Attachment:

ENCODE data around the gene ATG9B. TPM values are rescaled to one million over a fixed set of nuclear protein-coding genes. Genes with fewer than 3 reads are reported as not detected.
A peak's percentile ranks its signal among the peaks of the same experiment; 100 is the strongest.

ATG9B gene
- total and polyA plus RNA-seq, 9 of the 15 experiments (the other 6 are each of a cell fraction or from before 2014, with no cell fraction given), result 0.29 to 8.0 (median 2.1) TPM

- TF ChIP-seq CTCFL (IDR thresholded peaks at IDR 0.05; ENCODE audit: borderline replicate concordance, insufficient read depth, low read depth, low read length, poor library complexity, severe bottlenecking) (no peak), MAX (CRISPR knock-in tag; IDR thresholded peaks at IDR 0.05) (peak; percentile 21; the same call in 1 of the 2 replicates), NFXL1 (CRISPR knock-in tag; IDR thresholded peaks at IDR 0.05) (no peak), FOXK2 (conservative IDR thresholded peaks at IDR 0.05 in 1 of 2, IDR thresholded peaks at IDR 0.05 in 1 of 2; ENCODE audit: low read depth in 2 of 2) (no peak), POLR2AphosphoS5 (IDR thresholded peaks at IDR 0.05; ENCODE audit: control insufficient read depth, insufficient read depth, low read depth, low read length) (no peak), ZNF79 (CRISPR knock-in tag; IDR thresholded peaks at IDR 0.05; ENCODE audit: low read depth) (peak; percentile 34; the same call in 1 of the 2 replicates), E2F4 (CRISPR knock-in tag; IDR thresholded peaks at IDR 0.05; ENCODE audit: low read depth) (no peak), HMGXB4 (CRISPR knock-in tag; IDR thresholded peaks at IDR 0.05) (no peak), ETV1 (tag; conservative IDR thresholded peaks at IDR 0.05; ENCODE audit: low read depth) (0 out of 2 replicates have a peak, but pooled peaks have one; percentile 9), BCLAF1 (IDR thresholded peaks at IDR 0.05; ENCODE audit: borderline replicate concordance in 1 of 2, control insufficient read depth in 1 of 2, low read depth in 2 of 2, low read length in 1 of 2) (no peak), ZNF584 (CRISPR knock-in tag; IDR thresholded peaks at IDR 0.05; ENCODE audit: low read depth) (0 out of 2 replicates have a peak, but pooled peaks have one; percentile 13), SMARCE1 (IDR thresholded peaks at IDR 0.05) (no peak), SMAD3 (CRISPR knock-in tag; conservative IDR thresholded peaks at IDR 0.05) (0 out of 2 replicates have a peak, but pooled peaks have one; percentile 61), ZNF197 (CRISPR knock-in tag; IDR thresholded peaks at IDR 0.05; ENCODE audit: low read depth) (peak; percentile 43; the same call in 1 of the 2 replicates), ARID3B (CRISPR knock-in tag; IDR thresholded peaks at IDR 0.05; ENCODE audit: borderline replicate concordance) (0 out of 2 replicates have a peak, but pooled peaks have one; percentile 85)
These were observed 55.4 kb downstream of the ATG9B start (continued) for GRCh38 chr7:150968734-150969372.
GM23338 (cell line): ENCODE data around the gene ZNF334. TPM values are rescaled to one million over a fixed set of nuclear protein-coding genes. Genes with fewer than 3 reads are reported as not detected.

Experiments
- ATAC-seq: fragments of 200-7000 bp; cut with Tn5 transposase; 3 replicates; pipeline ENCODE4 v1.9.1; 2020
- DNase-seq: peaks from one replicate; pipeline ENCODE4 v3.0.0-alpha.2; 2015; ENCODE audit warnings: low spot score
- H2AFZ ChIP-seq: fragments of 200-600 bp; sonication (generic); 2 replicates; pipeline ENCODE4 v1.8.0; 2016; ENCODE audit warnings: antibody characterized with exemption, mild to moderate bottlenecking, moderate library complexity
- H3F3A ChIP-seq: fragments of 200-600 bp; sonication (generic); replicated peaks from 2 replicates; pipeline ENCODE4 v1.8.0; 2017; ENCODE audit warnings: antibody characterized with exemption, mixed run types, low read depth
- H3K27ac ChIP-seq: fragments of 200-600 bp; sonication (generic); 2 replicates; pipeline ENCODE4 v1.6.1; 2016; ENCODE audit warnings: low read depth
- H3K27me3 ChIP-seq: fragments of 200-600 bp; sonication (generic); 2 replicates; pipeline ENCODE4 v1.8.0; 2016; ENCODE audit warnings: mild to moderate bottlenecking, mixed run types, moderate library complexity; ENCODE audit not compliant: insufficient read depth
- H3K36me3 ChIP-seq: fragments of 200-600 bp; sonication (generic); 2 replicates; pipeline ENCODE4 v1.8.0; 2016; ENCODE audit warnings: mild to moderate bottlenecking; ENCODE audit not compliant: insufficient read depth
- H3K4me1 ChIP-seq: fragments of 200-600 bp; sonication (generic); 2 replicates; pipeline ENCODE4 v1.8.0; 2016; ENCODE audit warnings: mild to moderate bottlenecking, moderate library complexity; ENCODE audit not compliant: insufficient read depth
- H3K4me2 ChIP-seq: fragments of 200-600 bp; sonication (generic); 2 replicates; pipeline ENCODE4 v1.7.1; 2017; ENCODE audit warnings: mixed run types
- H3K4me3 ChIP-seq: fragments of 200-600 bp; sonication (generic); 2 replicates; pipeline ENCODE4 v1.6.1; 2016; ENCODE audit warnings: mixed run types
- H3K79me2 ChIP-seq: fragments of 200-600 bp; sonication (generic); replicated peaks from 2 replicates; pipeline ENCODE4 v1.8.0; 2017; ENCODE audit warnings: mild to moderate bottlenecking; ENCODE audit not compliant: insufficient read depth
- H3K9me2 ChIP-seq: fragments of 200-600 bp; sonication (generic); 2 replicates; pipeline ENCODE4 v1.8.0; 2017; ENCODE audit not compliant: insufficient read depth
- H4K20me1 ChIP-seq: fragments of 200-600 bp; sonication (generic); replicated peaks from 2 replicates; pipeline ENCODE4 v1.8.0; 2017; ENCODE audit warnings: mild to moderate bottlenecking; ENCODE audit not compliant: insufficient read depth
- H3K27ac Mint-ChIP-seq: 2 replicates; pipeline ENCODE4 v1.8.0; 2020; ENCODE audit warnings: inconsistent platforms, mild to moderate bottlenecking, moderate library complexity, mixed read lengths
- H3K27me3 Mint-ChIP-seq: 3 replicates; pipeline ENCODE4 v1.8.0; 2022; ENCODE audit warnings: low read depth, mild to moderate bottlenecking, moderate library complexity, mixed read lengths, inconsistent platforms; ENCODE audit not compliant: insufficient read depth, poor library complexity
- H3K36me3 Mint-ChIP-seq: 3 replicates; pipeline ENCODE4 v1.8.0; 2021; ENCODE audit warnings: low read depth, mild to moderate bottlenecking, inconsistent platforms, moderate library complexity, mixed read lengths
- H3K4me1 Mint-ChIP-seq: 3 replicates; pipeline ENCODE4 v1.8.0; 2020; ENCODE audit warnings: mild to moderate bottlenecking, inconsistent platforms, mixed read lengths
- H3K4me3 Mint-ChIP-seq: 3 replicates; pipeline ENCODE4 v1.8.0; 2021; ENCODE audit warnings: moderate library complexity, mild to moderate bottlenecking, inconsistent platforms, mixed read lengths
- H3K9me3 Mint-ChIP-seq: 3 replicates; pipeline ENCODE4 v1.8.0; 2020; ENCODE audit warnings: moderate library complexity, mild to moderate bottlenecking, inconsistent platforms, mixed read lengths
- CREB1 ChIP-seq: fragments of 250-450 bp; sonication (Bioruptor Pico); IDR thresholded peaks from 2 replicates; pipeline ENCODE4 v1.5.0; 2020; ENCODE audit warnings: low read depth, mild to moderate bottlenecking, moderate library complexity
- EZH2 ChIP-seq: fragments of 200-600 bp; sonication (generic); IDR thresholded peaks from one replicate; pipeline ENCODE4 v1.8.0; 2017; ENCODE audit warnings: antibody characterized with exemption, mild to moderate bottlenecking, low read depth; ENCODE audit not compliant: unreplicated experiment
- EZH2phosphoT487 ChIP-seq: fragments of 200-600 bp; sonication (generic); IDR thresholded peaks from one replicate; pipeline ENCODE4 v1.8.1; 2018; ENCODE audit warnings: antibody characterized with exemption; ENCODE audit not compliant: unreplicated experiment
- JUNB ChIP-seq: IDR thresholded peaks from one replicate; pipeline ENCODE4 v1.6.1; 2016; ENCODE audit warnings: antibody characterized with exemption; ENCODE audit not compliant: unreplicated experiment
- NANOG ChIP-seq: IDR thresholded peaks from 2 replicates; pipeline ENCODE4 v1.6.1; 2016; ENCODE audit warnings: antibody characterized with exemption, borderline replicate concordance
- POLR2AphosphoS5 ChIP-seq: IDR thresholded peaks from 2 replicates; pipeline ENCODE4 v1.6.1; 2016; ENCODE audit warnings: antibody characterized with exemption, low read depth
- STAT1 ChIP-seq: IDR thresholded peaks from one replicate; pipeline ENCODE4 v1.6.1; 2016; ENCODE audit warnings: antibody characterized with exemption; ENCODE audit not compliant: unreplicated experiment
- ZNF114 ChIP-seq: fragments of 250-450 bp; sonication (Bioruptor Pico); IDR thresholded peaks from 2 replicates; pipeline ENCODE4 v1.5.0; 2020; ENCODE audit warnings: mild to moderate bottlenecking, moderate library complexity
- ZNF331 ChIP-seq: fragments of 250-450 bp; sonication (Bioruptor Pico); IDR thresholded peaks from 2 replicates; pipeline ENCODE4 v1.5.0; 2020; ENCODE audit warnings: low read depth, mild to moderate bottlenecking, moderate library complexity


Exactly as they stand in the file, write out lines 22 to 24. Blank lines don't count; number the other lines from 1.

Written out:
- H3K27ac Mint-ChIP-seq: 2 replicates; pipeline ENCODE4 v1.8.0; 2020; ENCODE audit warnings: inconsistent platforms, mild to moderate bottlenecking, moderate library complexity, mixed read lengths
- H3K27me3 Mint-ChIP-seq: 3 replicates; pipeline ENCODE4 v1.8.0; 2022; ENCODE audit warnings: low read depth, mild to moderate bottlenecking, moderate library complexity, mixed read lengths, inconsistent platforms; ENCODE audit not compliant: insufficient read depth, poor library complexity
- H3K36me3 Mint-ChIP-seq: 3 replicates; pipeline ENCODE4 v1.8.0; 2021; ENCODE audit warnings: low read depth, mild to moderate bottlenecking, inconsistent platforms, moderate library complexity, mixed read lengths